In addition to adaptation caused by changes in photopigment concentrations, the eye has other mechanisms for adapting to changing light conditions. Retinal adaptation can be affected by physical changes in the size of the pupil. The diameter of the pupil can contract to 1.5mm and expand to 8mm, which equates to a 30-fold range in the quantity of light entering the eye.
Another light-adaptive mechanism is neural adaptation, which is generated by retinal neurons at successive stages of the visual chain in the retina. A change in "neural gain" occurs in seconds and can improve night vision by a factor of 10 or more. Neural adaptation is rather like having low-speed and high-speed film simultaneously available in your camera. Furthermore, a large share of the inherently greater sensitivity of rod dark adaptation is a result of retinal summation. As many as 100 rods, or more, converge onto a single nerve fiber in the retina, which greatly increases sensitivity. Thus, if the rods are slightly stimulated, the summation of several low-level stimuli might be enough to initiate a light signal to the brain. Unlike the photoreceptor chemical changes, these mechanisms occur instantaneously.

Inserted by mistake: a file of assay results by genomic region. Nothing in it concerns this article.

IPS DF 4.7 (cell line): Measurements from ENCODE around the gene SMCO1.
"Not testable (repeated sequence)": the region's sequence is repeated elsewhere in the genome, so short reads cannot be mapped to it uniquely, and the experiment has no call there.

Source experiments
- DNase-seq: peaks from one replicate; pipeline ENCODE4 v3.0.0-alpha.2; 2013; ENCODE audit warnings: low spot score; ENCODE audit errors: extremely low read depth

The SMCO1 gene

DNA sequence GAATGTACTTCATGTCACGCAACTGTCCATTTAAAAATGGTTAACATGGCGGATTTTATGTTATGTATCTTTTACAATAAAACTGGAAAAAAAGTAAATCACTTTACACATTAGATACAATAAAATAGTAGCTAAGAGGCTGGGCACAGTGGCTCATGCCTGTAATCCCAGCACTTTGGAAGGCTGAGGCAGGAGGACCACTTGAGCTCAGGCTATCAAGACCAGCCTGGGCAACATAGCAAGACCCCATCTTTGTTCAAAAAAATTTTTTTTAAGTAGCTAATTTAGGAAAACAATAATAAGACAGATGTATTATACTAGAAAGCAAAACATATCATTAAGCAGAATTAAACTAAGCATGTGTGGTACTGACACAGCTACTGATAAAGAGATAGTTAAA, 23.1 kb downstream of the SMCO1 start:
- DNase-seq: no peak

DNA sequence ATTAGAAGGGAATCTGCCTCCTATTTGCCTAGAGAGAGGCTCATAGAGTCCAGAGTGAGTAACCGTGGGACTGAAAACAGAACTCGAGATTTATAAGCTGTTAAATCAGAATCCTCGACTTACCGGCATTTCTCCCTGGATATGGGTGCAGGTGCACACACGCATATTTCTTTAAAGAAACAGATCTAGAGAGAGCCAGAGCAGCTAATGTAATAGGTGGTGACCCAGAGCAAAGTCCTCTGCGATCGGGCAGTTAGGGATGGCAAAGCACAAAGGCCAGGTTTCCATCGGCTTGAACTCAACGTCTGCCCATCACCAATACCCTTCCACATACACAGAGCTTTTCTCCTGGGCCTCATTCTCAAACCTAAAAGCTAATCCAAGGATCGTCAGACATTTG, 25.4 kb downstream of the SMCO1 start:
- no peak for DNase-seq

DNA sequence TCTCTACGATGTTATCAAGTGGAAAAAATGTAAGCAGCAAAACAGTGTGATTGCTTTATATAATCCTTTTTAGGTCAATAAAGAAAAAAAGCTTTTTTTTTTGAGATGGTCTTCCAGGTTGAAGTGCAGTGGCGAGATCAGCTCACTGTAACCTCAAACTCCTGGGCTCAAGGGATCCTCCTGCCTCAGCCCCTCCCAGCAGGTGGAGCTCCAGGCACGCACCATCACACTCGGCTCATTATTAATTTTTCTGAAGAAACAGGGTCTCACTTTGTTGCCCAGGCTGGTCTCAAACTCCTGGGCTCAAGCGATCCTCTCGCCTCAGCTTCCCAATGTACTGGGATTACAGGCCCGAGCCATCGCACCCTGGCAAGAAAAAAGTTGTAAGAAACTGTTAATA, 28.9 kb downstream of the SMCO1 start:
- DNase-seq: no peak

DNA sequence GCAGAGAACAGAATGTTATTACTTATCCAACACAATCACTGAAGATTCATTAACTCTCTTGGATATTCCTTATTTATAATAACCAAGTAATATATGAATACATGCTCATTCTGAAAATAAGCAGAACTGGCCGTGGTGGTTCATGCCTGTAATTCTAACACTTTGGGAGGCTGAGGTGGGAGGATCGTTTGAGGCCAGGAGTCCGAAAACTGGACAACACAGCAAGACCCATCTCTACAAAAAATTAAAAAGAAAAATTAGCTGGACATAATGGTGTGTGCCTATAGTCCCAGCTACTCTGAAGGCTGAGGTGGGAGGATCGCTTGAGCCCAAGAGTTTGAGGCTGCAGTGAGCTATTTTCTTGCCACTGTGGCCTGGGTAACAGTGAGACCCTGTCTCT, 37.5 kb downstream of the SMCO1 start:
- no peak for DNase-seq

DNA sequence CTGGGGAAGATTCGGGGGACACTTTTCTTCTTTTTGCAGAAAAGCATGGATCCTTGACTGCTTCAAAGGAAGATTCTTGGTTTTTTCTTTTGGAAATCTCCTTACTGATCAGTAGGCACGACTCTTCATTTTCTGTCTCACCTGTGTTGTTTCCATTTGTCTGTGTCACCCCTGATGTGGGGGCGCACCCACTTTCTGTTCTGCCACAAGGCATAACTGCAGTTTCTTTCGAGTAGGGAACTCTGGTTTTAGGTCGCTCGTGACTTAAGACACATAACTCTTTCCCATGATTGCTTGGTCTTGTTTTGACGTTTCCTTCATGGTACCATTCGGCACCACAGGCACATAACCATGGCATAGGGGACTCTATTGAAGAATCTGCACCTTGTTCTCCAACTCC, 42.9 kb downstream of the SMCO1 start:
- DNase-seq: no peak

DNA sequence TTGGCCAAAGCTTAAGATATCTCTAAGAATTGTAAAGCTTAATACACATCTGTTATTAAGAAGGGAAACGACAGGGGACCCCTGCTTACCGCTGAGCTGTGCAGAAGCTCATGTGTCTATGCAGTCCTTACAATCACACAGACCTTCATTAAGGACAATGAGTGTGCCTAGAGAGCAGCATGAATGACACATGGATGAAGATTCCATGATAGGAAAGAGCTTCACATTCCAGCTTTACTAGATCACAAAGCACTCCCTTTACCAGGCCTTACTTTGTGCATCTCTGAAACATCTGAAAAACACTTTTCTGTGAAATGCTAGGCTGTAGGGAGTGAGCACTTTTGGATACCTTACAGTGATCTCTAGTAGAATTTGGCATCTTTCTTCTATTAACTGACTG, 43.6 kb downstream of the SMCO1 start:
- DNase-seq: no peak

CENTRAL BLIND SPOT AT NIGHT
That portion of the retina responsible for the keenest visual acuity (VA) is the fovea, which corresponds to the center of the visual field. The foveola, or center of the fovea, possesses a high degree of cones, but is completely devoid of rods. Thus, if the ambient light is below cone threshold, when any small object is fixated centrally, it cannot be seen because, at light levels below dim starlight, a blind spot exists in the central 1 degree of the visual field. This central blind spot corresponds to the foveola, which is rod-free; it cannot function in diminished illumination.